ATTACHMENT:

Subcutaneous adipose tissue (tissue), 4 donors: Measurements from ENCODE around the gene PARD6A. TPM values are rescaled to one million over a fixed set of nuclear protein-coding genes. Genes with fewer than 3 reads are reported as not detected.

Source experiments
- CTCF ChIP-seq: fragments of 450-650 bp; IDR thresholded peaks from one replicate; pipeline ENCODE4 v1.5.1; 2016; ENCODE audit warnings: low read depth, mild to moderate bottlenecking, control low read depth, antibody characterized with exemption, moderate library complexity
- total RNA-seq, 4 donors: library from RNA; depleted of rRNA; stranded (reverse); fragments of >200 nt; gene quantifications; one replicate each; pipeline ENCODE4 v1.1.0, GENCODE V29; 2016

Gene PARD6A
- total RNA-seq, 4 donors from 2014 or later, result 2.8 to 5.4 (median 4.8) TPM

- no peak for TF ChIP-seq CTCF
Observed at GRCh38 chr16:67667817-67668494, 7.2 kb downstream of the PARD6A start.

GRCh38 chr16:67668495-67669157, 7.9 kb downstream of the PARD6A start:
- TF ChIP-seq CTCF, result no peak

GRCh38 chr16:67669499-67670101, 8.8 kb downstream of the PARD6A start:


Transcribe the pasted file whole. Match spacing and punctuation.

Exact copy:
Subcutaneous adipose tissue (tissue), 4 donors: Measurements from ENCODE around the gene PARD6A. TPM values are rescaled to one million over a fixed set of nuclear protein-coding genes. Genes with fewer than 3 reads are reported as not detected.

Source experiments
- CTCF ChIP-seq: fragments of 450-650 bp; IDR thresholded peaks from one replicate; pipeline ENCODE4 v1.5.1; 2016; ENCODE audit warnings: low read depth, mild to moderate bottlenecking, control low read depth, antibody characterized with exemption, moderate library complexity
- total RNA-seq, 4 donors: library from RNA; depleted of rRNA; stranded (reverse); fragments of >200 nt; gene quantifications; one replicate each; pipeline ENCODE4 v1.1.0, GENCODE V29; 2016

Gene PARD6A
- total RNA-seq, 4 donors from 2014 or later, result 2.8 to 5.4 (median 4.8) TPM

- no peak for TF ChIP-seq CTCF
Observed at GRCh38 chr16:67667817-67668494, 7.2 kb downstream of the PARD6A start.

GRCh38 chr16:67668495-67669157, 7.9 kb downstream of the PARD6A start:
- TF ChIP-seq CTCF, result no peak

GRCh38 chr16:67669499-67670101, 8.8 kb downstream of the PARD6A start: